View of Pudong from the Bund. Pudong is Shanghai’s financial and commercial center and is home to some of the most well-known landmarks in Shanghai, including the Oriental Pearl Tower and the Shanghai World Financial Center.
This past Saturday, with my time in China running out, I was looking for nothing other than an authentic Shanghai experience. So I did what any worldly traveler would do: go to an American style steakhouse and participate in their burger challenge.
Location: Yasmine's Steakhouse in Pudong.
What: 2 kg burger loaded with three fried eggs, tomatoes, lettuce, and cucumbers on a sesame bun; fries.
Time Limit: 2 hours.
Reward if plate is finished: get my 138¥ back and my name on their Wall of Fame.
End result: At the 95th minute, with just the bottom bun left, I gave up. Let's just say I didn't have that big fat smile on my face anymore.
I’ve never felt unsafe in Shanghai, but it’s never been because of the presence of our campus security guards. In fact, every weekend night that I return home late, I don’t even need to search around for my student ID to enter my dorm building. I can simply pull open the unlocked door, snicker at the security guard passed out on the lobby couch, and casually make my way to my room.
With a speech contest, two research papers, two presentations, a case study, and never-ending Chinese homework and tests, I’ve been busy and stressed out these past few weeks, but I’ve really gotten a lot out of my work. Just to be able to talk intelligently about China from a social, political, or economic standpoint after just a semester of study feels to me like a real accomplishment.
My longest paper was about China’s music production and distribution industry. I’ll just leave you with some funny bits I came across in my research:
Music piracy in China has been extremely prevalent ever since the music industry first emerged. Right from the get-go, consumers were illegally downloading single-track MP3 files on the Internet with little perception of the song’s musical genre or the artist’s style. Whereas in the United States fans’ identities tend to reflect a musical genre to which they are loyal, Chinese fans, on the other hand, do not have this same concept of music classification. No two elements of Chinese young people's identities seem to be consistent. One author described walking into a Shanghai bar and encountering a young Chinese woman who, with her messy hair, black eye shadow, and torn clothes, looked like the stereotypical punk rock fan. When the man asked her to name her favorite band, she passionately exclaimed "Backstreet Boys".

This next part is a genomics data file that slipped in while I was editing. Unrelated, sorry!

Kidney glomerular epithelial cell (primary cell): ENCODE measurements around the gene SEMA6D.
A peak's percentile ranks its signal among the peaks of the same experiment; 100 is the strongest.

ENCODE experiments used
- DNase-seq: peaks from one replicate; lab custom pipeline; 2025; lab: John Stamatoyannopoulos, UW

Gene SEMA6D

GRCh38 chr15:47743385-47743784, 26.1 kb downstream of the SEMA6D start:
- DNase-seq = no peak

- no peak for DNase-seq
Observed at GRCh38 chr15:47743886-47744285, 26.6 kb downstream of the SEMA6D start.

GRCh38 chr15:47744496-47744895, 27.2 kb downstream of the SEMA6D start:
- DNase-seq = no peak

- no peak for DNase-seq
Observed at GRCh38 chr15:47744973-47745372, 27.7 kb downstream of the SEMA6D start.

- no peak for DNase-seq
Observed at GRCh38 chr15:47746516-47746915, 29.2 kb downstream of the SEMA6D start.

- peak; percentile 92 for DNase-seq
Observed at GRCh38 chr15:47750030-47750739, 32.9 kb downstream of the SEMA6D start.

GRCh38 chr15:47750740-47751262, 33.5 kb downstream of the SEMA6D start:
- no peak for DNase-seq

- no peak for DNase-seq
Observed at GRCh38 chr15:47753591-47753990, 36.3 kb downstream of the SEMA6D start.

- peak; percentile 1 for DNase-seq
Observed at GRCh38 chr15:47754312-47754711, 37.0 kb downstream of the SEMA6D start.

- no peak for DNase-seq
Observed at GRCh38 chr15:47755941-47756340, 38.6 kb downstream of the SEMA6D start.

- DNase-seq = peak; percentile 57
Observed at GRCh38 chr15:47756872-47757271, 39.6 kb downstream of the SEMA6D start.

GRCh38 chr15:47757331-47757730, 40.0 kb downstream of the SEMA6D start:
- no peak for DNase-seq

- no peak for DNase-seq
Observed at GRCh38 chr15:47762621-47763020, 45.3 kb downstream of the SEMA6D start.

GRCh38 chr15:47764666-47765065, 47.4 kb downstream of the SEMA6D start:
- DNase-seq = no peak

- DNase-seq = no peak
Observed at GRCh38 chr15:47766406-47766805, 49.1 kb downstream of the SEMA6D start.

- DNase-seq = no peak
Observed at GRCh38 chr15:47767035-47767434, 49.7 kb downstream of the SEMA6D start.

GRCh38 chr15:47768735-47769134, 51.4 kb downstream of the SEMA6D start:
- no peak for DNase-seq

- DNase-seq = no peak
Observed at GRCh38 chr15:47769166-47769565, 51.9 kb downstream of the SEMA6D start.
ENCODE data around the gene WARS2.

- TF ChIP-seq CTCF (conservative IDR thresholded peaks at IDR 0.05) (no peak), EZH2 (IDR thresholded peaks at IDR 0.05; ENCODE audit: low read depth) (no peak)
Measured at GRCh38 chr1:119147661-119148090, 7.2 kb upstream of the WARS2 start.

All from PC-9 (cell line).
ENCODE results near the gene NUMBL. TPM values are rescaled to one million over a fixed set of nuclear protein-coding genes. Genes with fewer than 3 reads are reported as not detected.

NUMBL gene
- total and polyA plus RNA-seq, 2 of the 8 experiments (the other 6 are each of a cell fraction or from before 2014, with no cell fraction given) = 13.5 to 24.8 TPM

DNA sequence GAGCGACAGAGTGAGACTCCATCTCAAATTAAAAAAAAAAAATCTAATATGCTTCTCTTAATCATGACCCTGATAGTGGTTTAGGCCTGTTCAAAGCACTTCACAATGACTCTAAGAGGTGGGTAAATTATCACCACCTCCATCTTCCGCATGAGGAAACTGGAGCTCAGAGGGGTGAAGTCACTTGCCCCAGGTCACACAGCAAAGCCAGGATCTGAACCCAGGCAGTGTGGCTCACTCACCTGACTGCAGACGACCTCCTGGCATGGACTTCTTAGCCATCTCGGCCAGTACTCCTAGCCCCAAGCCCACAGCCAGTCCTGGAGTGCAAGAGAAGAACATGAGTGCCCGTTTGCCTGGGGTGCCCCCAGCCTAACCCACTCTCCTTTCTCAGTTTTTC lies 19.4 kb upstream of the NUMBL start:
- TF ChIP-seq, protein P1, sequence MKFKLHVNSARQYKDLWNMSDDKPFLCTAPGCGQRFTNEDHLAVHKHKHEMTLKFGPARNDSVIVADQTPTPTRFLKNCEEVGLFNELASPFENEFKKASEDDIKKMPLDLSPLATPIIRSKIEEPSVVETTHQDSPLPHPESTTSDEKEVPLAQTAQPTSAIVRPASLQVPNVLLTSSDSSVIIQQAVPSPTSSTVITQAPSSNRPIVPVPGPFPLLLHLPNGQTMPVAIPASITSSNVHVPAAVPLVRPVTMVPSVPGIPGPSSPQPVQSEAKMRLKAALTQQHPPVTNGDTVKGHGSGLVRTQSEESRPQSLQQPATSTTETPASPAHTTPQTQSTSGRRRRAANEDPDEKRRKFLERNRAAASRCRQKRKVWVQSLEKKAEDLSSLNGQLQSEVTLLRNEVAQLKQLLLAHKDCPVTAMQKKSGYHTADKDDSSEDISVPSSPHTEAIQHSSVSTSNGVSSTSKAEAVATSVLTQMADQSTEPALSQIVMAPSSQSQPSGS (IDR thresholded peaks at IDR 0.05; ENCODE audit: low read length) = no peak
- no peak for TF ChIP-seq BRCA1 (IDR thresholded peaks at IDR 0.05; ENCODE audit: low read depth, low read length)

The Chinese government, in its effort to closely monitor public entertainment, requires that foreign bands submit their lyrics to the state before participating in a music festival in China. Some California punk band once sent in Billy Joel lyrics.
The 2004 season finale of SuperGirl, a reality television singing competition, was watched by about 400 million people. So many mobile votes were sent in to the show that the government freaked out and prevented the show from ever happening in the same format. Apparently, the one-party state system couldn’t handle the idea of a democratically decided pop show.
Even before I came to China, I had read about Shanghai’s ‘marriage market’, an outdoor gathering of Shanghai residents all hoping to find their soul mates, or, quite often, soul mates for their children. It wasn’t until this past Sunday that I finally got to experience the frenzy of Chinese matchmaking firsthand. Walls of flyer after flyer telling about candidates' credentials confined the area, where hundreds of people excitedly discussed their romantic prospects. It was truly a sight to see.
Let me just go ahead and say it: I ate dog the other day. Yes, I have two dogs at home that I love very much, but, I mean, I also like chickens, pigs, and cows. I don’t really see the big deal. I’m not a monster. I’m not going to go home and eat my dogs. I just wanted to try it and put an end to my curiosity. Dog meat, upon review, has a nice texture; it reminded me of pulled pork but a little chewier perhaps, and the meat was nicely complemented with stir-fried vegetables and chili peppers. I was really enjoying the dish until I started hearing noises in my head of my dogs whimpering. That kind of ruined the whole experience for me.